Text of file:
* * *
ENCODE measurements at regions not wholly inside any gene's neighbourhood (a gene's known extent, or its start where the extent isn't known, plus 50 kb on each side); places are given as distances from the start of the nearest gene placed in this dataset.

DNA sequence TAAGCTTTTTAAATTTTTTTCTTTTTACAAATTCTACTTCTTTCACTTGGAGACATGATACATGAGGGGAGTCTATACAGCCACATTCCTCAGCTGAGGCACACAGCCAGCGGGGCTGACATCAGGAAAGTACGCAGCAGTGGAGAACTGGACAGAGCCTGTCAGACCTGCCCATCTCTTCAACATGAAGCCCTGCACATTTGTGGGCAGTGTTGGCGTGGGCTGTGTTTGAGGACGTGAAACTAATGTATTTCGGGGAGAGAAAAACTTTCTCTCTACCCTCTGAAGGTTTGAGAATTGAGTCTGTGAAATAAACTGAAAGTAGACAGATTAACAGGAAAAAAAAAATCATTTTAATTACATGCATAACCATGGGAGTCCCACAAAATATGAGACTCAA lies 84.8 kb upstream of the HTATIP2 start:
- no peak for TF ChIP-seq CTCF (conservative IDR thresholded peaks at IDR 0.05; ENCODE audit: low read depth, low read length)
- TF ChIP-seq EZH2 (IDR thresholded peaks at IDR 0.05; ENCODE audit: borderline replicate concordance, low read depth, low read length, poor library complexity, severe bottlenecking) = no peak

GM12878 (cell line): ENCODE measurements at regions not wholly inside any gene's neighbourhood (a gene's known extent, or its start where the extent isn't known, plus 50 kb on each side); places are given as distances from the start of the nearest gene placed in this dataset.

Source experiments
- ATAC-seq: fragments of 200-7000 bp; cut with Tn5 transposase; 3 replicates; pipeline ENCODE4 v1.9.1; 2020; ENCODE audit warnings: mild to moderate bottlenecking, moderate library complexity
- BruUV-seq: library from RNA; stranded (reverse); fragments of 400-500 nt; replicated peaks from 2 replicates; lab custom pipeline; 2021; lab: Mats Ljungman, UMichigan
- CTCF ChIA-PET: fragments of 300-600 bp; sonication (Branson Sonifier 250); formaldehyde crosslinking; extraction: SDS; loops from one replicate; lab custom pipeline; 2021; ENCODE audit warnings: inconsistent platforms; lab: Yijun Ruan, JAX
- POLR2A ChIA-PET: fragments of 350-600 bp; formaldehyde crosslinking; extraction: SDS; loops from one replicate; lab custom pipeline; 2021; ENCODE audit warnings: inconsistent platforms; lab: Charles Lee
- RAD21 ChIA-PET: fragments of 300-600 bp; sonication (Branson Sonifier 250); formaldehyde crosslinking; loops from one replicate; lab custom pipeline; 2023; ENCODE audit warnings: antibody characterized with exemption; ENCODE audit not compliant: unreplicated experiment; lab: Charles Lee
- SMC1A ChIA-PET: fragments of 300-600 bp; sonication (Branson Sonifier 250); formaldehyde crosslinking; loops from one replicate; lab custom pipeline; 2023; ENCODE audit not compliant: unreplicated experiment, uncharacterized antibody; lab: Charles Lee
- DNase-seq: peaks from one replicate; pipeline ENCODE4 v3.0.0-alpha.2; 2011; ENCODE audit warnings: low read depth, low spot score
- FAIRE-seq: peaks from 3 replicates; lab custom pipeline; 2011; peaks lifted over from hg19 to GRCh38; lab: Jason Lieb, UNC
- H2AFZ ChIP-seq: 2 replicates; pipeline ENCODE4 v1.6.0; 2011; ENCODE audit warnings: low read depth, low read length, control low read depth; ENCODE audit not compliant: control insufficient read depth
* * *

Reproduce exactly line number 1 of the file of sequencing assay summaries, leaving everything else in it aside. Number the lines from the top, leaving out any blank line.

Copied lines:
ENCODE measurements at regions not wholly inside any gene's neighbourhood (a gene's known extent, or its start where the extent isn't known, plus 50 kb on each side); places are given as distances from the start of the nearest gene placed in this dataset.